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American Indian Boarding Schools Haunt Many
by Charla Bear
May 12, 2008
This is the first in a two-part report.
John N. Choate/Hulton Archive/Getty Images
Top: A group of Chiricahua Apache students on their first day at Carlisle Indian School in Carlisle, Pa. Bottom: The same students four months later.
The late songwriter, performer and Indian activist Floyd Red Crow Westerman wrote about his time at the Wahpeton Indian Boarding School in North Dakota: "You put me in your boarding school, made me learn your white man rule, be a fool." Courtesy of Eyapaha
Bill Wright, shown here as a fifth grader at the Stewart Indian School in Nevada, still has nightmares from the severe discipline endured at boarding school.Courtesy State of Nevada Indian Commission
Tom Torlino, a Carlisle School student, before and after spending time at the school. Courtesy Denver Public Library, X-32984, X-32985
Morning Edition, May 12, 2008 · For the government, it was a possible solution to the so-called Indian problem. For the tens of thousands of Indians who went to boarding schools, it's largely remembered as a time of abuse and desecration of culture.
The government still operates a handful of off-reservation boarding schools, but funding is in decline. Now many American Indians are fighting to keep the schools open.
'Kill the Indian ... Save the Man'
The late performer and Indian activist Floyd Red Crow Westerman was haunted by his memories of boarding school. As a child, he left his reservation in South Dakota for the Wahpeton Indian Boarding School in North Dakota. Sixty years later, he still remembers watching his mother through the window as he left.
At first, he thought he was on the bus because his mother didn't want him anymore. But then he noticed she was crying.
"It was hurting her, too. It was hurting me to see that," Westerman says. "I'll never forget. All the mothers were crying."
Westerman spent the rest of his childhood in boarding schools far from his family and his Dakota tribe.
He went on to become an actor, an activist with the American Indian Movement and a songwriter.
He sang about his experiences growing up: "You put me in your boarding school, made me learn your white man rule, be a fool."
The federal government began sending American Indians to off-reservation boarding schools in the 1870s, when the United States was still at war with Indians.
An Army officer, Richard Pratt, founded the first of these schools. He based it on an education program he had developed in an Indian prison. He described his philosophy in a speech he gave in 1892.
"A great general has said that the only good Indian is a dead one," Pratt said. "In a sense, I agree with the sentiment, but only in this: that all the Indian there is in the race should be dead. Kill the Indian in him, and save the man."
Transforming People, Inside and Out
Fifty years later, Pratt's philosophy was still common.
In 1945, Bill Wright, a Pattwin Indian, was sent to the Stewart Indian School in Nevada. He was just 6 years old. Wright remembers matrons bathing him in kerosene and shaving his head. Students at federal boarding schools were forbidden to express their culture — everything from wearing long hair to speaking even a single Indian word. Wright said he lost not only his language, but also his American Indian name.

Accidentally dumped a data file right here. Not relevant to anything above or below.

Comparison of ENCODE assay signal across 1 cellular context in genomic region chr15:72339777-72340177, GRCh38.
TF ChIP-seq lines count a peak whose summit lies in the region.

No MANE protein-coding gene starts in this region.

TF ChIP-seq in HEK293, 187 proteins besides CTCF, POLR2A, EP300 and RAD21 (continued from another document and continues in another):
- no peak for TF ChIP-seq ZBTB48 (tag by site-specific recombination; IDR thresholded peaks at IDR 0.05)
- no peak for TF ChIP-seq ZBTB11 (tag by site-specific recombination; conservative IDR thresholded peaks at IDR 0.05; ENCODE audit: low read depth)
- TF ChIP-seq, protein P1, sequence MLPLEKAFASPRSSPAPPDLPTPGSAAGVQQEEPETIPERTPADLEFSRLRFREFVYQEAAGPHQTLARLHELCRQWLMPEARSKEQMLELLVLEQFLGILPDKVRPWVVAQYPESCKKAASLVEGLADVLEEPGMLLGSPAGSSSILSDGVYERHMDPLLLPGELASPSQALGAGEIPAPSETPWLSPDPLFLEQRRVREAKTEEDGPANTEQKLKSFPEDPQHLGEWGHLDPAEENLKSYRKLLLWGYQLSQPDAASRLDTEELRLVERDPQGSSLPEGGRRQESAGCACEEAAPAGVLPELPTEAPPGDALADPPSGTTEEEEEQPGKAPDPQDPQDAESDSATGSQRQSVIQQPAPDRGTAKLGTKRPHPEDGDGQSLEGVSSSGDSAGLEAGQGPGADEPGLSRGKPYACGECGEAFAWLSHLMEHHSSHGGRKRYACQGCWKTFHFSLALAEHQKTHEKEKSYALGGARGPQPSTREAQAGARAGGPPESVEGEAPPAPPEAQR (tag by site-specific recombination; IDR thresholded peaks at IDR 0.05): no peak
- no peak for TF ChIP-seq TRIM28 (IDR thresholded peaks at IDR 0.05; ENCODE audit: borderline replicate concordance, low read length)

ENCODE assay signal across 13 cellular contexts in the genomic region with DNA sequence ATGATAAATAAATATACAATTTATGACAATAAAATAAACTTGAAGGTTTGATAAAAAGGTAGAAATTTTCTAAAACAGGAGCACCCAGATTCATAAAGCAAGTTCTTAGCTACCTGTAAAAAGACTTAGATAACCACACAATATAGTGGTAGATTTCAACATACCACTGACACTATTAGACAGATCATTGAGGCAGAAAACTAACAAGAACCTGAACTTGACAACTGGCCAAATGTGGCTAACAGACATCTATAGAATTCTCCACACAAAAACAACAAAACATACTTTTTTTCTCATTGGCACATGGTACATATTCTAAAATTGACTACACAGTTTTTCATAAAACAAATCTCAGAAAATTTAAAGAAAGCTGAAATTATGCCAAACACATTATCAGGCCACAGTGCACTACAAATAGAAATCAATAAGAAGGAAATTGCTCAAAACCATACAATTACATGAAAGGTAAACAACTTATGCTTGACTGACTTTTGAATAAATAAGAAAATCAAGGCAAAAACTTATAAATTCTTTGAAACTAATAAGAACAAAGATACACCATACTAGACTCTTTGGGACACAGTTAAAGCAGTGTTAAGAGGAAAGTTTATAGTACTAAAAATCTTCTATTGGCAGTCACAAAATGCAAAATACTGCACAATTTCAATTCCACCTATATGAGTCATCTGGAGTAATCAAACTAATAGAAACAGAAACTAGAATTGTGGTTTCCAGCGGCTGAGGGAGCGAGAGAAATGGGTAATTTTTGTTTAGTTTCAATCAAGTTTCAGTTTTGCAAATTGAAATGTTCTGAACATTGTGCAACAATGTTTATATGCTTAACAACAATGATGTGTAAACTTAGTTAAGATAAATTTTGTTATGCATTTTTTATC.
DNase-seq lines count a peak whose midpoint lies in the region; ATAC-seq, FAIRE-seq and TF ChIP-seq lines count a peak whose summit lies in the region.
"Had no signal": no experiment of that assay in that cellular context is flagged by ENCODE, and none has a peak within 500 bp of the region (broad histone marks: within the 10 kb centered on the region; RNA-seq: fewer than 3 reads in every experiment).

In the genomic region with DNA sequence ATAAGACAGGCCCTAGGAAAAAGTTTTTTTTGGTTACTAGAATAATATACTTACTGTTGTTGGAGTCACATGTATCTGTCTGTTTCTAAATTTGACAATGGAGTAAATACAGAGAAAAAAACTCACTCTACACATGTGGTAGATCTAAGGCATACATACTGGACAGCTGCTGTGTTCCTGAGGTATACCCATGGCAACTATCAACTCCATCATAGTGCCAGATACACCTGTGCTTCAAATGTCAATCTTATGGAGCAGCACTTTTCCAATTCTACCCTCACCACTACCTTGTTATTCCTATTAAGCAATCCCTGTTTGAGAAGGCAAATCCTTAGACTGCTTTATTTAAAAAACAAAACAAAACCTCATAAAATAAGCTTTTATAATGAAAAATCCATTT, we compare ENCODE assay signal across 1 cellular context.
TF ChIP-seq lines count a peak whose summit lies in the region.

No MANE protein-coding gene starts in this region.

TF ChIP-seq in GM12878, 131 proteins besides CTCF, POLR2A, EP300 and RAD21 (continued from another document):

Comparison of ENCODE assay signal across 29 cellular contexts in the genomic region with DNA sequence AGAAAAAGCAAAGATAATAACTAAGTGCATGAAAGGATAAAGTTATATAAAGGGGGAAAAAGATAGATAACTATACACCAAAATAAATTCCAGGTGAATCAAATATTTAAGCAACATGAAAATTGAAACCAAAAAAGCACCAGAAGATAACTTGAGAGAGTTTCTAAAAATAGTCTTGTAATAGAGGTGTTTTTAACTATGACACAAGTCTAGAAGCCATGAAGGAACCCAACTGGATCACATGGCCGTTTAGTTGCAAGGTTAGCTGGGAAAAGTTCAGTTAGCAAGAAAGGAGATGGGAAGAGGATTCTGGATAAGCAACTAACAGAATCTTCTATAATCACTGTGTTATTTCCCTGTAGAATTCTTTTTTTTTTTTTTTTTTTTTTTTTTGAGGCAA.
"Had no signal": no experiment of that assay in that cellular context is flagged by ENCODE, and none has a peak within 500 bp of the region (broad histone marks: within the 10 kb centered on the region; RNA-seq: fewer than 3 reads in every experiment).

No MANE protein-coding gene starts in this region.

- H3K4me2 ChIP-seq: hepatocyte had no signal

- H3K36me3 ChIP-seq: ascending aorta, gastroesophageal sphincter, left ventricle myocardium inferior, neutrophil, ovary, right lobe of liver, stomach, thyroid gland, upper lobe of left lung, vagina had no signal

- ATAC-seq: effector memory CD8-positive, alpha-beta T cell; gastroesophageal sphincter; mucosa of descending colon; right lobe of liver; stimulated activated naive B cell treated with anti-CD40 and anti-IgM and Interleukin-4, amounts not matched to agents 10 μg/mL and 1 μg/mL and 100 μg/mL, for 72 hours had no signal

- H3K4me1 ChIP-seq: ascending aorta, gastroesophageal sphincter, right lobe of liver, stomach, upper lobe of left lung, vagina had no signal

"I remember coming home and my grandma asked me to talk Indian to her and I said, 'Grandma, I don't understand you,' " Wright says. "She said, 'Then who are you?' "
Wright says he told her his name was Billy. " 'Your name's not Billy. Your name's 'TAH-rruhm,' " she told him. "And I went, 'That's not what they told me.' "
According to Tsianina Lomawaima, head of the American Indian Studies program at the University of Arizona, the intent was to completely transform people, inside and out.
"Language, religion, family structure, economics, the way you make a living, the way you express emotion, everything," says Lomawaima.
Lomawaima says from the start, the government's objective was to "erase and replace" Indian culture, part of a larger strategy to conquer Indians.
"They very specifically targeted Native nations that were the most recently hostile," Lomawaima says. "There was a very conscious effort to recruit the children of leaders, and this was also explicit, essentially to hold those children hostage. The idea was it would be much easier to keep those communities pacified with their children held in a school somewhere far away."
Discipline and Punishment
The government operated as many as 100 boarding schools for American Indians, both on and off reservations. Children were sometimes taken forcibly, by armed police. Lomawaima says that's not the only reason families let their children go.
"For many communities, for a variety of reasons, federal school was the only option," she says. "Public schools were closed to Indians because of racism."
At boarding schools, the curriculum focused mostly on trades, such as carpentry for boys and housekeeping for girls.
"It wasn't really about education," says Lucy Toledo, a Navajo who went to Sherman Institute in the 1950s. Toledo says students didn't learn basic concepts in math or English, such as parts of speech or grammar.
She also remembers some unsettling free-time activities.